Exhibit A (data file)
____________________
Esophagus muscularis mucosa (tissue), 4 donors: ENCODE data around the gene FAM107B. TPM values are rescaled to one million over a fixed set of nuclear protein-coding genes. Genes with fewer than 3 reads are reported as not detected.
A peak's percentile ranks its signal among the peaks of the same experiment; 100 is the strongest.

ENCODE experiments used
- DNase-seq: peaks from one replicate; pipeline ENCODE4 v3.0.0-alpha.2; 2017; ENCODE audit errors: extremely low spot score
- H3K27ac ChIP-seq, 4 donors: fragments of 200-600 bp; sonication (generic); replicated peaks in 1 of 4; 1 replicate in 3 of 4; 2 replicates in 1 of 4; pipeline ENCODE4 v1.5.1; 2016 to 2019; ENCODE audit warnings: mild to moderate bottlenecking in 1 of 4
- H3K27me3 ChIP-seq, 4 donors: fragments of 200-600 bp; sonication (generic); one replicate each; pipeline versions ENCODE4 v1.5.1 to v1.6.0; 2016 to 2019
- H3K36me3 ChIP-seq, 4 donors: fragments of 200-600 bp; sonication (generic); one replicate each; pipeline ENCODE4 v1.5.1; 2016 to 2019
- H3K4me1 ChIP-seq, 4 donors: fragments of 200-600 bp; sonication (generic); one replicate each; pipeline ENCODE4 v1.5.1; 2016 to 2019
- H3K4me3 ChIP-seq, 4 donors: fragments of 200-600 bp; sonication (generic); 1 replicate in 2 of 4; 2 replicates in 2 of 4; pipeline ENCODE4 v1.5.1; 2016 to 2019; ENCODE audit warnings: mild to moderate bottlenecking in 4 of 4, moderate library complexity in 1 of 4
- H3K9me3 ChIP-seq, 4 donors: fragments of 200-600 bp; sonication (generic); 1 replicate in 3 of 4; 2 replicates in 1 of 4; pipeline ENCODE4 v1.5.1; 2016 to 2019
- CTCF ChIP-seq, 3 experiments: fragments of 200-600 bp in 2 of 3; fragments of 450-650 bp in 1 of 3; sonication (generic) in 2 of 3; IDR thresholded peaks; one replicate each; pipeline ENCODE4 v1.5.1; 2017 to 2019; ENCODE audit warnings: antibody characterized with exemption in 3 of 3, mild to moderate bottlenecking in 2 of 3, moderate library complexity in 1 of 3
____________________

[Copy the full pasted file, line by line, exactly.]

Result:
Esophagus muscularis mucosa (tissue), 4 donors: ENCODE data around the gene FAM107B. TPM values are rescaled to one million over a fixed set of nuclear protein-coding genes. Genes with fewer than 3 reads are reported as not detected.
A peak's percentile ranks its signal among the peaks of the same experiment; 100 is the strongest.

ENCODE experiments used
- DNase-seq: peaks from one replicate; pipeline ENCODE4 v3.0.0-alpha.2; 2017; ENCODE audit errors: extremely low spot score
- H3K27ac ChIP-seq, 4 donors: fragments of 200-600 bp; sonication (generic); replicated peaks in 1 of 4; 1 replicate in 3 of 4; 2 replicates in 1 of 4; pipeline ENCODE4 v1.5.1; 2016 to 2019; ENCODE audit warnings: mild to moderate bottlenecking in 1 of 4
- H3K27me3 ChIP-seq, 4 donors: fragments of 200-600 bp; sonication (generic); one replicate each; pipeline versions ENCODE4 v1.5.1 to v1.6.0; 2016 to 2019
- H3K36me3 ChIP-seq, 4 donors: fragments of 200-600 bp; sonication (generic); one replicate each; pipeline ENCODE4 v1.5.1; 2016 to 2019
- H3K4me1 ChIP-seq, 4 donors: fragments of 200-600 bp; sonication (generic); one replicate each; pipeline ENCODE4 v1.5.1; 2016 to 2019
- H3K4me3 ChIP-seq, 4 donors: fragments of 200-600 bp; sonication (generic); 1 replicate in 2 of 4; 2 replicates in 2 of 4; pipeline ENCODE4 v1.5.1; 2016 to 2019; ENCODE audit warnings: mild to moderate bottlenecking in 4 of 4, moderate library complexity in 1 of 4
- H3K9me3 ChIP-seq, 4 donors: fragments of 200-600 bp; sonication (generic); 1 replicate in 3 of 4; 2 replicates in 1 of 4; pipeline ENCODE4 v1.5.1; 2016 to 2019
- CTCF ChIP-seq, 3 experiments: fragments of 200-600 bp in 2 of 3; fragments of 450-650 bp in 1 of 3; sonication (generic) in 2 of 3; IDR thresholded peaks; one replicate each; pipeline ENCODE4 v1.5.1; 2017 to 2019; ENCODE audit warnings: antibody characterized with exemption in 3 of 3, mild to moderate bottlenecking in 2 of 3, moderate library complexity in 1 of 3